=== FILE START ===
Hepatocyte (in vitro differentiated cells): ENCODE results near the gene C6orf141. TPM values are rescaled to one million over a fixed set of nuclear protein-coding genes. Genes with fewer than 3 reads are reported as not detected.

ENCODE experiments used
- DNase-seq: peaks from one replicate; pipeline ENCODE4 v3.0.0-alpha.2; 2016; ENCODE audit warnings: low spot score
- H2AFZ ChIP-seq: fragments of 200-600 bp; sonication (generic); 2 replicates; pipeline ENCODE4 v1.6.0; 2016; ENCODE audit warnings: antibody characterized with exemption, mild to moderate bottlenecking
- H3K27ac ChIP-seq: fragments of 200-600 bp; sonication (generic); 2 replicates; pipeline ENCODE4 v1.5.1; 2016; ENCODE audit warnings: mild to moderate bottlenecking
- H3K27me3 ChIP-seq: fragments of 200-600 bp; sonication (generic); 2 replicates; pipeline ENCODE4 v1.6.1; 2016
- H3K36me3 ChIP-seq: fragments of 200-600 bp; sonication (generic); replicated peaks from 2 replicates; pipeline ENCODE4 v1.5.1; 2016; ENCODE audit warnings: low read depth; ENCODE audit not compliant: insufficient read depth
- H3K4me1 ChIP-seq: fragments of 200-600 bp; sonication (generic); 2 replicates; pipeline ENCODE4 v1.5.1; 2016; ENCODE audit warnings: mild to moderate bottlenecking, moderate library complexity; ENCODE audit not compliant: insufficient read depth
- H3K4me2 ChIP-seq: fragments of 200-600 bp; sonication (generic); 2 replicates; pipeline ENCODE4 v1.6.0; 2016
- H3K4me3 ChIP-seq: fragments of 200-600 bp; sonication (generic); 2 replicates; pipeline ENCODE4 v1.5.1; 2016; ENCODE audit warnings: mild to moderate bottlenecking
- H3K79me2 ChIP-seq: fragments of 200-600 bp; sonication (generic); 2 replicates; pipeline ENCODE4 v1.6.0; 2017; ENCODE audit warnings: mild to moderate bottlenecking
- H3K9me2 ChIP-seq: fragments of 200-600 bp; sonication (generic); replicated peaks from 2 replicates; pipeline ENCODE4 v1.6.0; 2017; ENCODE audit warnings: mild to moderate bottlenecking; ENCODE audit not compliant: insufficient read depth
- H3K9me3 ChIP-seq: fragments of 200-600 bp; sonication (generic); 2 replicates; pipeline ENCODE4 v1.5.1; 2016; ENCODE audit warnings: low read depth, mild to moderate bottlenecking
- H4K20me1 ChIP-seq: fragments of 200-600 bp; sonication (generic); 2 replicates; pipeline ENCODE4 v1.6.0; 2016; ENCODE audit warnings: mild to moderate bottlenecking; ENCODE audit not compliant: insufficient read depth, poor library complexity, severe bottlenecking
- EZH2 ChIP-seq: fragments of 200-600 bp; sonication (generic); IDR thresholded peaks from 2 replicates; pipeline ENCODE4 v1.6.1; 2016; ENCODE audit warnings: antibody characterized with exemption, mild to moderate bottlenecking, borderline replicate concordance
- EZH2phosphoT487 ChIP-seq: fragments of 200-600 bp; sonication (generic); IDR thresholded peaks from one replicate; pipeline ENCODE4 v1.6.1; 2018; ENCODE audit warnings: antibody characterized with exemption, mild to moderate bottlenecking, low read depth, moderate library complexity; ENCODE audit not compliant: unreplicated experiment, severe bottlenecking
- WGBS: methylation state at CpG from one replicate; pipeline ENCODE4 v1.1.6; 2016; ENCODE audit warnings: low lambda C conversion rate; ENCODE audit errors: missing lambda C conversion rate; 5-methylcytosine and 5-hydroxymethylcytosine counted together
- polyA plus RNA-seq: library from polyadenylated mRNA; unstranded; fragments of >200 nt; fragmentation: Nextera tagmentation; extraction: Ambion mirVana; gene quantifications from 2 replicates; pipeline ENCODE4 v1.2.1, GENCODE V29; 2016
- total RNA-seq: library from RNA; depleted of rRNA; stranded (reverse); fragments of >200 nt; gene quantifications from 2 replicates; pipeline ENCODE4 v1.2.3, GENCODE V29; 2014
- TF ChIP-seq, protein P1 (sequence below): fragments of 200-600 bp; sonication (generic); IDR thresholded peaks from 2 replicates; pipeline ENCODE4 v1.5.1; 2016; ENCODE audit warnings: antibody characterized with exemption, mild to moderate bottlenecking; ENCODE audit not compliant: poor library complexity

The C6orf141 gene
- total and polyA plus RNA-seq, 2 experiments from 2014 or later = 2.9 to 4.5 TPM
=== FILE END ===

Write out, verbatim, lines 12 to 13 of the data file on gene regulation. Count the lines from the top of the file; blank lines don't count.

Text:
- H3K9me2 ChIP-seq: fragments of 200-600 bp; sonication (generic); replicated peaks from 2 replicates; pipeline ENCODE4 v1.6.0; 2017; ENCODE audit warnings: mild to moderate bottlenecking; ENCODE audit not compliant: insufficient read depth
- H3K9me3 ChIP-seq: fragments of 200-600 bp; sonication (generic); 2 replicates; pipeline ENCODE4 v1.5.1; 2016; ENCODE audit warnings: low read depth, mild to moderate bottlenecking